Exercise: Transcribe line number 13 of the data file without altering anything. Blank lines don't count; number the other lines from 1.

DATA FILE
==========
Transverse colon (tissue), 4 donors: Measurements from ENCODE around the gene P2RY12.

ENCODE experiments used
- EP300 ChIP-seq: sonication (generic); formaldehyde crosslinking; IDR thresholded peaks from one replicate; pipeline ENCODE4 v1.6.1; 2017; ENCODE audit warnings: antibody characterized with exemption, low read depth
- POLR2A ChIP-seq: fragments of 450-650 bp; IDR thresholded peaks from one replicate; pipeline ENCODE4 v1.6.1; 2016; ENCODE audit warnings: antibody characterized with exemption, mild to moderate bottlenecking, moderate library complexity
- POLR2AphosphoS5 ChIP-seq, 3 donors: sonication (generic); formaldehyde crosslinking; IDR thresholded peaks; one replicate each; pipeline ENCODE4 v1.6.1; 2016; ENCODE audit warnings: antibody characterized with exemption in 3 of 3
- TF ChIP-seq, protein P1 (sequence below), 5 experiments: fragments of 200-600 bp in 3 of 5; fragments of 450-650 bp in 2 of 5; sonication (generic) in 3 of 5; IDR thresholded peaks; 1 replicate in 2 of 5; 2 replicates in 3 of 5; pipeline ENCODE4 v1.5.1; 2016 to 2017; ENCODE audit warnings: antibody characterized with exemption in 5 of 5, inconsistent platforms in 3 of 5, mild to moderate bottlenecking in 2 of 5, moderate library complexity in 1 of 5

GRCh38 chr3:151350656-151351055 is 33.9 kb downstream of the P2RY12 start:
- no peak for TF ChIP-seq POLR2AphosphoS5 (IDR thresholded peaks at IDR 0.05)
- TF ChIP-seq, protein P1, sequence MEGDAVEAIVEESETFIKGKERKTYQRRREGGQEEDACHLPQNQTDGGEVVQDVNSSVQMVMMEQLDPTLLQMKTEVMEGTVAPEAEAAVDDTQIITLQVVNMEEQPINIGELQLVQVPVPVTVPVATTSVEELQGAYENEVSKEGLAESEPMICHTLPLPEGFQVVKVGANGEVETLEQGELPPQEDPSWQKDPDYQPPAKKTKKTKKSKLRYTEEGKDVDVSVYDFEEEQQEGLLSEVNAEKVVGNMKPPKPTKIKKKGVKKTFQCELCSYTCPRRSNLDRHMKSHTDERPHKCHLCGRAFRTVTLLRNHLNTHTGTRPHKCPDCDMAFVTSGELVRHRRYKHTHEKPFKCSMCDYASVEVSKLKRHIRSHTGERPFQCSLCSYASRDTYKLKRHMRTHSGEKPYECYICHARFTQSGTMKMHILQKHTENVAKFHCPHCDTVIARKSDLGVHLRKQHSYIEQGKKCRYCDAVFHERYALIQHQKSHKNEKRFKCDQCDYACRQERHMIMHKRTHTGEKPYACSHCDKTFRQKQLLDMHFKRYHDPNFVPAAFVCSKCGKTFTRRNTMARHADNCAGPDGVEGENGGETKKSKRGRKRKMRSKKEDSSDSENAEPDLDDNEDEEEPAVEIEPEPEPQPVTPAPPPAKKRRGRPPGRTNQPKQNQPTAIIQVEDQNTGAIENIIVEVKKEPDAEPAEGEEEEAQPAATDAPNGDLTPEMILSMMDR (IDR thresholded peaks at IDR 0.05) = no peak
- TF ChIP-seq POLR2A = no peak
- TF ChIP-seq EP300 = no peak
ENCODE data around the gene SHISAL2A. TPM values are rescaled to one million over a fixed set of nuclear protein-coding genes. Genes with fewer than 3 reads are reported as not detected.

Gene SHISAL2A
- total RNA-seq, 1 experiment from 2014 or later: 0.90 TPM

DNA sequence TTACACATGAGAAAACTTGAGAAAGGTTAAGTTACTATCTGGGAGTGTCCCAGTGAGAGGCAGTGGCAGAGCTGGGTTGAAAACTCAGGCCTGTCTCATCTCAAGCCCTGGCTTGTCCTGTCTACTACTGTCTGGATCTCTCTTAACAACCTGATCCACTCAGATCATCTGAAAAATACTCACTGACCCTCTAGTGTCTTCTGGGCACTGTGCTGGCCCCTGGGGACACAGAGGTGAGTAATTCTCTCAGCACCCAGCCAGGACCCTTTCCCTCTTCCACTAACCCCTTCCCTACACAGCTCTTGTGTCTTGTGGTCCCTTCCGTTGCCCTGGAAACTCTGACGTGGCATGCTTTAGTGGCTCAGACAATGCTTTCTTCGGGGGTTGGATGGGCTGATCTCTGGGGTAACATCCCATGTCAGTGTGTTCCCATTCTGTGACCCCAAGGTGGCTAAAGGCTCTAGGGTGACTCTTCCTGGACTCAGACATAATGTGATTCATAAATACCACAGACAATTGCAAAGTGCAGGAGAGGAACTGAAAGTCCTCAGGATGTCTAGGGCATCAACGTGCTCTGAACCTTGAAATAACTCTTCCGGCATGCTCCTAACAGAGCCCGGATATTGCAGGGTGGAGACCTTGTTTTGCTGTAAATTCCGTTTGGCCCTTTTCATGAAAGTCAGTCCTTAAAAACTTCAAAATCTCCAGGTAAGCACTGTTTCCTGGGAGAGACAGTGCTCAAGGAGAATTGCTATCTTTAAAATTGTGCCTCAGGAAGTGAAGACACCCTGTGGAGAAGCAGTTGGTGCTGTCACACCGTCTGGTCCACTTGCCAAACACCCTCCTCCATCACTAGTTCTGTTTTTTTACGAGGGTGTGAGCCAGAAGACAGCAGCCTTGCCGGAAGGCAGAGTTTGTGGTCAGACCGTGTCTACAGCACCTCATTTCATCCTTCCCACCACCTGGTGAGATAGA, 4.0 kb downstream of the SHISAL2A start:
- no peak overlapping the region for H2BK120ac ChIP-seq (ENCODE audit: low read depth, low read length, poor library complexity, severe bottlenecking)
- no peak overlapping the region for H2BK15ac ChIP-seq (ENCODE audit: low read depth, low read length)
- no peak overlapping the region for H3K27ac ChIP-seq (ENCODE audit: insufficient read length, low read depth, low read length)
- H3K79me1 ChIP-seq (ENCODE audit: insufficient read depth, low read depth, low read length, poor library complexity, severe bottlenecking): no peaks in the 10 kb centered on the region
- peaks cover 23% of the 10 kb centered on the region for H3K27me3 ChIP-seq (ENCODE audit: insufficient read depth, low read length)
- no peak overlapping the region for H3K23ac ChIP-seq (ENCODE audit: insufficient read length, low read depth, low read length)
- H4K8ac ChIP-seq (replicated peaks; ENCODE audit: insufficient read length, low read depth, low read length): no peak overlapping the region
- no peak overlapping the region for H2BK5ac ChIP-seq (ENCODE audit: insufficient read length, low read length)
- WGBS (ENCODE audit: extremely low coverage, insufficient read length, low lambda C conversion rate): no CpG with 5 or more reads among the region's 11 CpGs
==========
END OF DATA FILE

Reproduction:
Gene SHISAL2A